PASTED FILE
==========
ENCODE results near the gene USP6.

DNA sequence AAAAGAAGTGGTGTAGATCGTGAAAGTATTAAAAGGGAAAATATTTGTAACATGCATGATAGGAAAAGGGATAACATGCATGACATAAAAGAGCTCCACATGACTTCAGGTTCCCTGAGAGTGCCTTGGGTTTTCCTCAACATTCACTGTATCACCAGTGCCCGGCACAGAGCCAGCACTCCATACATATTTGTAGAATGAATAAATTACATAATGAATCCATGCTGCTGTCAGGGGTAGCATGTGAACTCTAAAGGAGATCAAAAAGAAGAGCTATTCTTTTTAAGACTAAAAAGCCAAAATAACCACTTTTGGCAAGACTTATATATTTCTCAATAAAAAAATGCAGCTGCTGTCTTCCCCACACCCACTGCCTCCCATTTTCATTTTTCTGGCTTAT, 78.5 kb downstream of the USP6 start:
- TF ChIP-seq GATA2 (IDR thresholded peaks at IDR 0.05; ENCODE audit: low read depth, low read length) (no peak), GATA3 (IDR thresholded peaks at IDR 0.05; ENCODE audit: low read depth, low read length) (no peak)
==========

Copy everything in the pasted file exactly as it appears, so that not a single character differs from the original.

ENCODE results near the gene USP6.

DNA sequence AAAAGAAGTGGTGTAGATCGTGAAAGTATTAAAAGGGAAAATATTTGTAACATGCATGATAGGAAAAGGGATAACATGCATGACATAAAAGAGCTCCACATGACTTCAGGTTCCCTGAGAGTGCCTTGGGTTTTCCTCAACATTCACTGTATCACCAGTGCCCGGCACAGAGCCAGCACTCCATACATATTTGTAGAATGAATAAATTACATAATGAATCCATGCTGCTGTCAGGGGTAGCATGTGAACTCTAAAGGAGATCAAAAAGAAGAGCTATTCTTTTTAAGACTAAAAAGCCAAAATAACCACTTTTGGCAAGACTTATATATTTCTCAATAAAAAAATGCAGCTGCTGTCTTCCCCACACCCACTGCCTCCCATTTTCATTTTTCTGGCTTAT, 78.5 kb downstream of the USP6 start:
- TF ChIP-seq GATA2 (IDR thresholded peaks at IDR 0.05; ENCODE audit: low read depth, low read length) (no peak), GATA3 (IDR thresholded peaks at IDR 0.05; ENCODE audit: low read depth, low read length) (no peak)